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When players struggle from the free-throw line during games, but not practice, the issues appear not to be physical or technique-related, and we blame the players’ mentalities. Approximating the pressure of a game during practice is difficult, and coach’s attempts vary, typically using negative consequences (running) to mimic the game pressure.
For years, I have argued that running for a missed free-throw fails to approximate game situations because running a suicide (lines, ladders) is a small consequence. Many players prepare themselves mentally for the extra physical effort (running) in advance of their or a teammate’s free-throw attempt, limiting the loss aversion. Once one accepts the extra running as part of practice, there is no pressure; miss and run as anticipated or make the shot and get the reward of not running. The result is neutral or positive. This fails to induce the same stress and anxiety as shooting late in a close game with an audience and the social pressure of teammates and fans and the result of the game.
In an interesting study published in PLOS ONE last June, inexperienced basketball players attempted free throws in a stressed and unstressed state. To create the stress, the researchers used the Trier Social Stress Test (TSST), and stress was measured with a saliva cortisol test. The researchers found no effect on free throw performance in the stressed state (Mascret et al., 2016).
There are several limitations and possible explanations for the results, but I believe this is another indication that creating artificial stressors is not the same as the stress that a performer feels during a game. The physiological markers (cortisol) may be similar between the two environments, but the game has other factors that are difficult to replicate in a study or in practice. The social pressure and embarrassment of losing a game and letting down one’s teammates are greater than the stress induced by running in practice or making a speech (TSST test). Also, the game causes other internal stressors, such as oxygen debt, fatigue, and psychological responses to the pressure. Game performance cannot be reduced to a single factor to train in isolation to improve performance.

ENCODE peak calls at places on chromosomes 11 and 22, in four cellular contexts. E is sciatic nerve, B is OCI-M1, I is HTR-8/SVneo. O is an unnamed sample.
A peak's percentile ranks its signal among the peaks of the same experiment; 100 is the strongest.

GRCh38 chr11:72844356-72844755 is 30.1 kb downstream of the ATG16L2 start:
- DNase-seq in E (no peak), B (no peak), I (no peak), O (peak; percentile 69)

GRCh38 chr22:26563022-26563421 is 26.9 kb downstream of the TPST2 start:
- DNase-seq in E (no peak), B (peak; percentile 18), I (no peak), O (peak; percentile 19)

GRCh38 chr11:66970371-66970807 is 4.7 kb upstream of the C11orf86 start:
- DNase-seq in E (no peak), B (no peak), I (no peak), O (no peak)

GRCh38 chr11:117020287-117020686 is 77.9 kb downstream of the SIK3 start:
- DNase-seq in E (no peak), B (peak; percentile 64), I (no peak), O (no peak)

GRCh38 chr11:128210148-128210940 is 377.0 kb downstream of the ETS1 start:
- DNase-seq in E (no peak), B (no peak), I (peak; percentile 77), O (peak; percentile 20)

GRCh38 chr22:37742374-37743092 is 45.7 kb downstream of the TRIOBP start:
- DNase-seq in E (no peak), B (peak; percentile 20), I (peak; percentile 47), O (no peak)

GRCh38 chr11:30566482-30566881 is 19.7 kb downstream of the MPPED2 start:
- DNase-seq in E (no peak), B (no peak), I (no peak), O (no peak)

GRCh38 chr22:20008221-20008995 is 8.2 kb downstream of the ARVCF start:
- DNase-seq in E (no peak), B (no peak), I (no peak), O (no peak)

Generally, the best free-throw shooters will shoot the best during games and under pressure. Therefore, the best cure for poor game free-throw shooting is to improve one’s shooting.
Secondly, practice design affects our views of one’s shooting ability, and we may overrate one’s shooting because of block practice. During games, players shoot, at most, three consecutive free throws, but many players practice free throws in blocks of 10 to 100. Making 90/100 is different than making 2/2, 2/2, 2/2, 1/2, 2/2 with different lengths of times and activities interspersed between the sets, although both equal 90%. Maintaining one’s concentration for 100 straight shots is challenging, but the physical and psychological demands of game shots differ.
Similarly, the practice environment differs from a game. Shooting on a side basket with one teammate rebounding differs from shooting in front of the crowd with a time and score and the uniform and referees. These appear to be small differences, as the action (shooting a ball from 15’) remains the same, but most free throws are missed by small distances. The small uncertainty or conscious overcorrection caused by the crowd or the game situation is enough to cause the missed shot despite the technique differences between the shots being imperceptible to the naked eye.
Blaming a player’s mentality is easy because there is no way to falsify the claim; we cannot see what happens inside the brain when the player steps to the free throw line. Instead, we infer based on results and potentially body language (some players do not look like they want to shoot the free throws or like they expect to miss; in these instances, mental training likely is required). When a player shoots 60% from the free-throw line, a miss is expected, not a sign of mental weakness.
Because the punishment at practice and artificial stress have minimal effect on free-throw performance, (1) focus on improving one’s shooting technique; (2) improve practice design by shooting fewer consecutive free throws and changing the distance for free-throw practice; (3) prepare for end-game pressure by creating a routine that calms the player and focuses his or her thinking; and (4) replicate game free throws by shooting more free throws during practice scrimmages. Often, teams ignore free throws during an offensive or defensive scrimmage, but that environment is closer to the actual game than other free-throw practice drills. Ignoring free throws during a scrimmage, and then shooting 20 consecutive free throws at the end of practice, is not game-like practice, and may contribute to the poor performance during games. Scrimmages may last longer when free throws are incorporated, but is improved free-throw shooting worth the investment of time? Is saving 10 minutes at the end of practice to shoot blocks of free throws a better use of time?